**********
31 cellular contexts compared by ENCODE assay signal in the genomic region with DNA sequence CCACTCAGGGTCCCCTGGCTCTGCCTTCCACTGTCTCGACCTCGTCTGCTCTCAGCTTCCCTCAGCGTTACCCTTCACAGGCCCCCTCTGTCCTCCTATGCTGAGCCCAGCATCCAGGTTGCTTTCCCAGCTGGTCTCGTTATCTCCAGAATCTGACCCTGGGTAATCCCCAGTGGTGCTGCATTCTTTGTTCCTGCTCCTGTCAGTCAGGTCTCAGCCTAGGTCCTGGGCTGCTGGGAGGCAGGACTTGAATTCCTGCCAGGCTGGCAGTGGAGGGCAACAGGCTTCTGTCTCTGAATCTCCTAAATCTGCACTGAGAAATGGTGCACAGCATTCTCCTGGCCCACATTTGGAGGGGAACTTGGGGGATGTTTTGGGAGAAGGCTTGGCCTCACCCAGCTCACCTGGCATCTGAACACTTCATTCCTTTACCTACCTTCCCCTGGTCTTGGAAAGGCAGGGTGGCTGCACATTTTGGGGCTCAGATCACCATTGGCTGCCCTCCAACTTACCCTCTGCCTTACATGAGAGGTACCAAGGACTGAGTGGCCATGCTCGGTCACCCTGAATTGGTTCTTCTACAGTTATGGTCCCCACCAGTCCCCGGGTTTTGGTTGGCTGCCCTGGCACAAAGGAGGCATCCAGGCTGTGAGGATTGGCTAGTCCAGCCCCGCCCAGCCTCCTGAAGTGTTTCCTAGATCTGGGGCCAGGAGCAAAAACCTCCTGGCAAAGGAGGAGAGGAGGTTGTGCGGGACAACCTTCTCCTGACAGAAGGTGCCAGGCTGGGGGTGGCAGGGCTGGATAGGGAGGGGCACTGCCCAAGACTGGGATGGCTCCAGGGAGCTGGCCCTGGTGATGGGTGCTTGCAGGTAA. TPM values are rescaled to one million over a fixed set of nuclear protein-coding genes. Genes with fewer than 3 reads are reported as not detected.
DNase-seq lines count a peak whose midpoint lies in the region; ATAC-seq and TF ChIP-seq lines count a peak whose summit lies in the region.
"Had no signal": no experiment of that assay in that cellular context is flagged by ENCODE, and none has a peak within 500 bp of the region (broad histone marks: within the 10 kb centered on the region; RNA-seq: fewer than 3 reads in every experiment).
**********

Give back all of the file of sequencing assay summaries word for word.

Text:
31 cellular contexts compared by ENCODE assay signal in the genomic region with DNA sequence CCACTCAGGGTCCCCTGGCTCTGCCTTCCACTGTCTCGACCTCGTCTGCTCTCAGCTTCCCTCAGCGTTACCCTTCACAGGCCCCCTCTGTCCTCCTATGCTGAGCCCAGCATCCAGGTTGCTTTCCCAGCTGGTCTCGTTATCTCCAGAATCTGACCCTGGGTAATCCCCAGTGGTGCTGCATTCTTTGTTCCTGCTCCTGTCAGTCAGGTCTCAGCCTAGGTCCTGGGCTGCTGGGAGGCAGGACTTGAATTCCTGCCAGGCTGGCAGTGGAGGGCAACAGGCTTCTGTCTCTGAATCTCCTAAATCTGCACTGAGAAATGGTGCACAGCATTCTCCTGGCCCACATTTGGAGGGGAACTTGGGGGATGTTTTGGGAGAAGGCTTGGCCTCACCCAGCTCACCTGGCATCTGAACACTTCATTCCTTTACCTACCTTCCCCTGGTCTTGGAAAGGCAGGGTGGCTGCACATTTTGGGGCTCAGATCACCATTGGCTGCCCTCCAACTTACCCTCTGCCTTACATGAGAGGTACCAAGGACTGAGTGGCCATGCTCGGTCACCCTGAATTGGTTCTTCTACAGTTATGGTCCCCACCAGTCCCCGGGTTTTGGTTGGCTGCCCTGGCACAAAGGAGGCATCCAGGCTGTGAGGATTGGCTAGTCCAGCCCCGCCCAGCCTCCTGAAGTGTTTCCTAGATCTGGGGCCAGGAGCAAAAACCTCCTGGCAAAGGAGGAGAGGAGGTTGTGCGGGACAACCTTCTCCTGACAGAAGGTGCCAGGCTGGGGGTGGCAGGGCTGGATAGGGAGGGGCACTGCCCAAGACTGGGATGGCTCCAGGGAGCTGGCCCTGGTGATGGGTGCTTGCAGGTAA. TPM values are rescaled to one million over a fixed set of nuclear protein-coding genes. Genes with fewer than 3 reads are reported as not detected.
DNase-seq lines count a peak whose midpoint lies in the region; ATAC-seq and TF ChIP-seq lines count a peak whose summit lies in the region.
"Had no signal": no experiment of that assay in that cellular context is flagged by ENCODE, and none has a peak within 500 bp of the region (broad histone marks: within the 10 kb centered on the region; RNA-seq: fewer than 3 reads in every experiment).